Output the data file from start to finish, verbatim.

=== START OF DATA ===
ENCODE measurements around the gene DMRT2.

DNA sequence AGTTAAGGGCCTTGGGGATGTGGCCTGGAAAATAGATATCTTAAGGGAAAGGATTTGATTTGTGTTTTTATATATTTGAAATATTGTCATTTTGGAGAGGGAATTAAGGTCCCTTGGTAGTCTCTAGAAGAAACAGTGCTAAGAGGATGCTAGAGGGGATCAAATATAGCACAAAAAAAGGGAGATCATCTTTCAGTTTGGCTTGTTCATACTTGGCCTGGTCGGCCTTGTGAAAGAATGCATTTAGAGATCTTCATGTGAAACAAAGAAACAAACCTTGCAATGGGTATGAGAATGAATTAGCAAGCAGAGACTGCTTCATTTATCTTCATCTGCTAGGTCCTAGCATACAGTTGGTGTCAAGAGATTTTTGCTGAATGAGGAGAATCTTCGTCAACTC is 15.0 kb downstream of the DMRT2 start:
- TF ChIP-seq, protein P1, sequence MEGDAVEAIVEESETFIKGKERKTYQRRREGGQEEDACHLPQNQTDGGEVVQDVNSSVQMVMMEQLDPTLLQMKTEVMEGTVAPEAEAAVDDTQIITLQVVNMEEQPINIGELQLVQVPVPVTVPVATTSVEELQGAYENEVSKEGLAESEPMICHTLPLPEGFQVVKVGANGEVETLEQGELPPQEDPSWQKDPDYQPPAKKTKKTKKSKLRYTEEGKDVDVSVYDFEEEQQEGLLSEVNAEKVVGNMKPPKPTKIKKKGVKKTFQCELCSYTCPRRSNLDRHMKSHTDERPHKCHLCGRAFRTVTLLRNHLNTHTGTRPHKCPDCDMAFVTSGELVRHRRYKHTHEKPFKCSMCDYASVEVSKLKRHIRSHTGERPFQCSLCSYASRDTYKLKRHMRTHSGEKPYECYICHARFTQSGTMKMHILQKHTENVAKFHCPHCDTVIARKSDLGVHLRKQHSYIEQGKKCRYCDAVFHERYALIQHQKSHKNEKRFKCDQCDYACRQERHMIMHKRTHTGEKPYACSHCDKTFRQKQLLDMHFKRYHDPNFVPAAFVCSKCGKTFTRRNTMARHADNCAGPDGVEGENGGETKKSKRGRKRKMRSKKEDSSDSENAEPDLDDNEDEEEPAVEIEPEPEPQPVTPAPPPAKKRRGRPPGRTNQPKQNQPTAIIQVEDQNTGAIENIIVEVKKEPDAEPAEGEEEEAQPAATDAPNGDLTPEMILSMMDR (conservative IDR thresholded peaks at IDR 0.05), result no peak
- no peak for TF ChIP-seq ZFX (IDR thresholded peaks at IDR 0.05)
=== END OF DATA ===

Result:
ENCODE measurements around the gene DMRT2.

DNA sequence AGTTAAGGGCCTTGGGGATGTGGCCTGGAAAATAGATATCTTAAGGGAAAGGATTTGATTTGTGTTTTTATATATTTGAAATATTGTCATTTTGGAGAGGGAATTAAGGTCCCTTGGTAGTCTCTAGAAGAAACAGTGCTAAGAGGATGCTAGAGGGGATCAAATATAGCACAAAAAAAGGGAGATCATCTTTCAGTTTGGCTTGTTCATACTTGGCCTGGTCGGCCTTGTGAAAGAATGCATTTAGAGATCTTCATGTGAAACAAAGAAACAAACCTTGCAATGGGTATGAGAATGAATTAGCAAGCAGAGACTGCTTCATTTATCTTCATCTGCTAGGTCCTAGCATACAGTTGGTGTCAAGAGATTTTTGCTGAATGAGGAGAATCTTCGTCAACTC is 15.0 kb downstream of the DMRT2 start:
- TF ChIP-seq, protein P1, sequence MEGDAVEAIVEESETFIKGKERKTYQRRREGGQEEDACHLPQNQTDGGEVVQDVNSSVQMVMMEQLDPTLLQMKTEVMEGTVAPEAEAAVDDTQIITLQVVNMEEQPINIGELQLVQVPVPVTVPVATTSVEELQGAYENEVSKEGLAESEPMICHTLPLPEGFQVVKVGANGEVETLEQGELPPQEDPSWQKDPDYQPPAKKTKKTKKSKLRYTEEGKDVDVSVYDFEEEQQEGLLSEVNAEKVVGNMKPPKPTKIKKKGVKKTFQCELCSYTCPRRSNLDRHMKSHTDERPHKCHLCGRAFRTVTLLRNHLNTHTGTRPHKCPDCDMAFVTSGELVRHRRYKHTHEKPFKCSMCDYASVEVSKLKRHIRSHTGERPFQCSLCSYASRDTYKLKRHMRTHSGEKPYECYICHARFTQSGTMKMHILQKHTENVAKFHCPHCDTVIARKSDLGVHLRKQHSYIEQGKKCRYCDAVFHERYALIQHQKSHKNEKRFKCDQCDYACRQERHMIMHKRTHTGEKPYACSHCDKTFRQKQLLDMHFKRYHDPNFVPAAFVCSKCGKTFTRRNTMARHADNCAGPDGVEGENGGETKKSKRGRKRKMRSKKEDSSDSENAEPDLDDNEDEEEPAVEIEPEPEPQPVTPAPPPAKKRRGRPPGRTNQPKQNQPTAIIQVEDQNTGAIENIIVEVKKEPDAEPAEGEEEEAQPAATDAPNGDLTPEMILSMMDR (conservative IDR thresholded peaks at IDR 0.05), result no peak
- no peak for TF ChIP-seq ZFX (IDR thresholded peaks at IDR 0.05)